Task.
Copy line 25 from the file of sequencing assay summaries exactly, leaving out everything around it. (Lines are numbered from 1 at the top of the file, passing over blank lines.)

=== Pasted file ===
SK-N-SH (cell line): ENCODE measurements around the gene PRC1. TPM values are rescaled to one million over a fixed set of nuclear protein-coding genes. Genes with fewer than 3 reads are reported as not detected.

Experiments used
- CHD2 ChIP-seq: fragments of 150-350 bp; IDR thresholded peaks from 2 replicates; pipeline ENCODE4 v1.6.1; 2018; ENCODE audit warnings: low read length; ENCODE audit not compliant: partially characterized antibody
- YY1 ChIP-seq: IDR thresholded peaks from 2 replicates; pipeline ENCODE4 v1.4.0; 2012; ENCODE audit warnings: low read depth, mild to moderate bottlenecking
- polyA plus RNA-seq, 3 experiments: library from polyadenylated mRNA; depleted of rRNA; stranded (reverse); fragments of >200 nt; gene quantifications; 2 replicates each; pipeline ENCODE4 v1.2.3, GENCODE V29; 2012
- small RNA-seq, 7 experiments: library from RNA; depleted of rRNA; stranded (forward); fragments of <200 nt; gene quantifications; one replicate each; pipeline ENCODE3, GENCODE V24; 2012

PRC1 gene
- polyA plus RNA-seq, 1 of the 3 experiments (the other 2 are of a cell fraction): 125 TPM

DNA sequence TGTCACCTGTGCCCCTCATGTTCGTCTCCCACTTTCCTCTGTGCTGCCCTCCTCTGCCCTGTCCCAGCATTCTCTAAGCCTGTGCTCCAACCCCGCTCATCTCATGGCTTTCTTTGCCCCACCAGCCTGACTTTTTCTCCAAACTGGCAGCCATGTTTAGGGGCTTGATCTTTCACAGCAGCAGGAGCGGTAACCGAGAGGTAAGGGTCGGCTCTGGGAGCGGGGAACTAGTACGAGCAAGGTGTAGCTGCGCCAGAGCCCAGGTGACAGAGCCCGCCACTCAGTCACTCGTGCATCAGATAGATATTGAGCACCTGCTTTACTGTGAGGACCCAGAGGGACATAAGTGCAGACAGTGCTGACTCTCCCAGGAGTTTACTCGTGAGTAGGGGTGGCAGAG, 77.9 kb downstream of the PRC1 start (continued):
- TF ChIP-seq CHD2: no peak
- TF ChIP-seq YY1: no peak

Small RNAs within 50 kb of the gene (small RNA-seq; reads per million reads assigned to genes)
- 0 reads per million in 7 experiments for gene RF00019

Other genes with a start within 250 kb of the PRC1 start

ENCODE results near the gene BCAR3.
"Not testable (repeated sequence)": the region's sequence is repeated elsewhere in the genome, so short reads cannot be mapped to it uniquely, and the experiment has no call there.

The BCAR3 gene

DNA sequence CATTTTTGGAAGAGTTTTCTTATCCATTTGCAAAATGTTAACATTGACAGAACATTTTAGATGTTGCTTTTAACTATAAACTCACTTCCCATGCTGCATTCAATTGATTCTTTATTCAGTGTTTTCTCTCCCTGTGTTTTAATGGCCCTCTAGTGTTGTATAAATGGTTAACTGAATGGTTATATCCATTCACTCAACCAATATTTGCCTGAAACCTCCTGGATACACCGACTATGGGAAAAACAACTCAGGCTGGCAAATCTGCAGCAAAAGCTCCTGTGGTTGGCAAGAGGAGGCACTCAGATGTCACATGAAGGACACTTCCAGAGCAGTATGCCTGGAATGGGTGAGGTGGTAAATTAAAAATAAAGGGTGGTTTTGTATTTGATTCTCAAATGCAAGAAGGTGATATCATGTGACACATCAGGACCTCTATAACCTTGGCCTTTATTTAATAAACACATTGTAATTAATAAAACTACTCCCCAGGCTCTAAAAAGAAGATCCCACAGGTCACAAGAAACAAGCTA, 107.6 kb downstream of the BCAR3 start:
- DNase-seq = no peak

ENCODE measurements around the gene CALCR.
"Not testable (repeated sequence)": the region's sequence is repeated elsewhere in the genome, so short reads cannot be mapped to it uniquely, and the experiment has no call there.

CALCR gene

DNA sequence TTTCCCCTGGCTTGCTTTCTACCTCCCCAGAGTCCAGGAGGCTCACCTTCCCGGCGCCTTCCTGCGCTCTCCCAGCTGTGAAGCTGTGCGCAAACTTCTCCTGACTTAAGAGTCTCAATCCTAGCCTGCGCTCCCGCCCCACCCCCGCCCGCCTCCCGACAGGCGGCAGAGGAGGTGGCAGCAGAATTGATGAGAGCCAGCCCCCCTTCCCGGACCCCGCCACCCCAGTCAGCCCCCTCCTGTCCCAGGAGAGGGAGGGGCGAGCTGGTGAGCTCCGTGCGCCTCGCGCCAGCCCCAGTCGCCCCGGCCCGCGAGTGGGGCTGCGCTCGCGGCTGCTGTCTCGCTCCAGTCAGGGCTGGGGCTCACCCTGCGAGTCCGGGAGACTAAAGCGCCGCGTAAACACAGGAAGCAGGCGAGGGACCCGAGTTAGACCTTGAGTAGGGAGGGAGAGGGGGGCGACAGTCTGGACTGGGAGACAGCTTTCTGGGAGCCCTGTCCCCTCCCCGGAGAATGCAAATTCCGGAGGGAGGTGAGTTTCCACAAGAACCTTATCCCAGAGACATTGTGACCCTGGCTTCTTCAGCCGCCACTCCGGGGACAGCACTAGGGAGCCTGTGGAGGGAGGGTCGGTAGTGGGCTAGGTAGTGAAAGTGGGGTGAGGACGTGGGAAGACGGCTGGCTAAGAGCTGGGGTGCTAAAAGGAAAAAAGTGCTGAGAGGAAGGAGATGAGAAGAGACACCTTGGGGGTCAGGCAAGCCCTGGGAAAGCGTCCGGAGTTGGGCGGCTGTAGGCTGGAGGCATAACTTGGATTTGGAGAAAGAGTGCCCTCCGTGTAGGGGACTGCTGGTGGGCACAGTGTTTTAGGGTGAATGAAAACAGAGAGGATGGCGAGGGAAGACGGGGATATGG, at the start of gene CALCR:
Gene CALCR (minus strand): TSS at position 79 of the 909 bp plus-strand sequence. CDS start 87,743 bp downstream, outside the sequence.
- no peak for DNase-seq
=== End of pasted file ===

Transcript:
- no peak for DNase-seq